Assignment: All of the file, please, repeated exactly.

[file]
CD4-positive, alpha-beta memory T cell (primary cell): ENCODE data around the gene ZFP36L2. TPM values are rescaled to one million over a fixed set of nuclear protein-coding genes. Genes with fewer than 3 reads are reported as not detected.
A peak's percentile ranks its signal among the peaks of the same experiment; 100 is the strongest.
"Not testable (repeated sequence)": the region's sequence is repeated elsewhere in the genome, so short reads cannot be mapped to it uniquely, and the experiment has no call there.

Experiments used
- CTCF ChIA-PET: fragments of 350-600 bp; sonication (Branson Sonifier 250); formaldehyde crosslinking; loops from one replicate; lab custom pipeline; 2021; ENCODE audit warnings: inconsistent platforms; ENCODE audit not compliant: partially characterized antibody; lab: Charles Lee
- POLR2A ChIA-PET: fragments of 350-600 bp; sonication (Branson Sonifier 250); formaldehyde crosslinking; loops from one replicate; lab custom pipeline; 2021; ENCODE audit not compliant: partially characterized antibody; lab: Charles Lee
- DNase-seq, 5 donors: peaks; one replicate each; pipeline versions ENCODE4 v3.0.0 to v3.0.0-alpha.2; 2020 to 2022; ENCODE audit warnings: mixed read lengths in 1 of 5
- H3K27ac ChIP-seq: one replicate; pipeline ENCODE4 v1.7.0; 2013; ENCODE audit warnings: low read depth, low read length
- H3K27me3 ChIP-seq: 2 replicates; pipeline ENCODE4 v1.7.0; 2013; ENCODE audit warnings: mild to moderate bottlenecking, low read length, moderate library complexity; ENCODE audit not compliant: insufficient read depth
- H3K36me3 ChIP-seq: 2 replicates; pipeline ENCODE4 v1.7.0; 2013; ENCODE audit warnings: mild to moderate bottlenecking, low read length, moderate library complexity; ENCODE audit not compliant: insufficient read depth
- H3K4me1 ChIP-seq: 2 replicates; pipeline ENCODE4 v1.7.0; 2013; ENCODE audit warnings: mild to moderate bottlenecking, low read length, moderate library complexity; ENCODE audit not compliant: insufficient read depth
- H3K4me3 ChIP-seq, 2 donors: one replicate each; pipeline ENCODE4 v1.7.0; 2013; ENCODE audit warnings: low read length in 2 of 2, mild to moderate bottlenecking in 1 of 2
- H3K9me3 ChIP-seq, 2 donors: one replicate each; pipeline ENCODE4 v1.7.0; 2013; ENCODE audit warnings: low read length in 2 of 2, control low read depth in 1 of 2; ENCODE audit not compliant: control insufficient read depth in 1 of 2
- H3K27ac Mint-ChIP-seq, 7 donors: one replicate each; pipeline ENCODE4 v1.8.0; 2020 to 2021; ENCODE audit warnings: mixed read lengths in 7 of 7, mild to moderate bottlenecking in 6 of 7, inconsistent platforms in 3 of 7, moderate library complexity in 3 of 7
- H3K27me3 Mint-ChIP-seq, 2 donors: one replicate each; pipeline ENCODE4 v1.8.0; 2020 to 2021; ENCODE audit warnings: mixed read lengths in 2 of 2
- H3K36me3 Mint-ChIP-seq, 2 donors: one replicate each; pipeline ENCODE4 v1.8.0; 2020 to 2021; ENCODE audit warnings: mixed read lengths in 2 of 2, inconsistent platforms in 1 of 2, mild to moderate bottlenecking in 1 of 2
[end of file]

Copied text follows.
CD4-positive, alpha-beta memory T cell (primary cell): ENCODE data around the gene ZFP36L2. TPM values are rescaled to one million over a fixed set of nuclear protein-coding genes. Genes with fewer than 3 reads are reported as not detected.
A peak's percentile ranks its signal among the peaks of the same experiment; 100 is the strongest.
"Not testable (repeated sequence)": the region's sequence is repeated elsewhere in the genome, so short reads cannot be mapped to it uniquely, and the experiment has no call there.

Experiments used
- CTCF ChIA-PET: fragments of 350-600 bp; sonication (Branson Sonifier 250); formaldehyde crosslinking; loops from one replicate; lab custom pipeline; 2021; ENCODE audit warnings: inconsistent platforms; ENCODE audit not compliant: partially characterized antibody; lab: Charles Lee
- POLR2A ChIA-PET: fragments of 350-600 bp; sonication (Branson Sonifier 250); formaldehyde crosslinking; loops from one replicate; lab custom pipeline; 2021; ENCODE audit not compliant: partially characterized antibody; lab: Charles Lee
- DNase-seq, 5 donors: peaks; one replicate each; pipeline versions ENCODE4 v3.0.0 to v3.0.0-alpha.2; 2020 to 2022; ENCODE audit warnings: mixed read lengths in 1 of 5
- H3K27ac ChIP-seq: one replicate; pipeline ENCODE4 v1.7.0; 2013; ENCODE audit warnings: low read depth, low read length
- H3K27me3 ChIP-seq: 2 replicates; pipeline ENCODE4 v1.7.0; 2013; ENCODE audit warnings: mild to moderate bottlenecking, low read length, moderate library complexity; ENCODE audit not compliant: insufficient read depth
- H3K36me3 ChIP-seq: 2 replicates; pipeline ENCODE4 v1.7.0; 2013; ENCODE audit warnings: mild to moderate bottlenecking, low read length, moderate library complexity; ENCODE audit not compliant: insufficient read depth
- H3K4me1 ChIP-seq: 2 replicates; pipeline ENCODE4 v1.7.0; 2013; ENCODE audit warnings: mild to moderate bottlenecking, low read length, moderate library complexity; ENCODE audit not compliant: insufficient read depth
- H3K4me3 ChIP-seq, 2 donors: one replicate each; pipeline ENCODE4 v1.7.0; 2013; ENCODE audit warnings: low read length in 2 of 2, mild to moderate bottlenecking in 1 of 2
- H3K9me3 ChIP-seq, 2 donors: one replicate each; pipeline ENCODE4 v1.7.0; 2013; ENCODE audit warnings: low read length in 2 of 2, control low read depth in 1 of 2; ENCODE audit not compliant: control insufficient read depth in 1 of 2
- H3K27ac Mint-ChIP-seq, 7 donors: one replicate each; pipeline ENCODE4 v1.8.0; 2020 to 2021; ENCODE audit warnings: mixed read lengths in 7 of 7, mild to moderate bottlenecking in 6 of 7, inconsistent platforms in 3 of 7, moderate library complexity in 3 of 7
- H3K27me3 Mint-ChIP-seq, 2 donors: one replicate each; pipeline ENCODE4 v1.8.0; 2020 to 2021; ENCODE audit warnings: mixed read lengths in 2 of 2
- H3K36me3 Mint-ChIP-seq, 2 donors: one replicate each; pipeline ENCODE4 v1.8.0; 2020 to 2021; ENCODE audit warnings: mixed read lengths in 2 of 2, inconsistent platforms in 1 of 2, mild to moderate bottlenecking in 1 of 2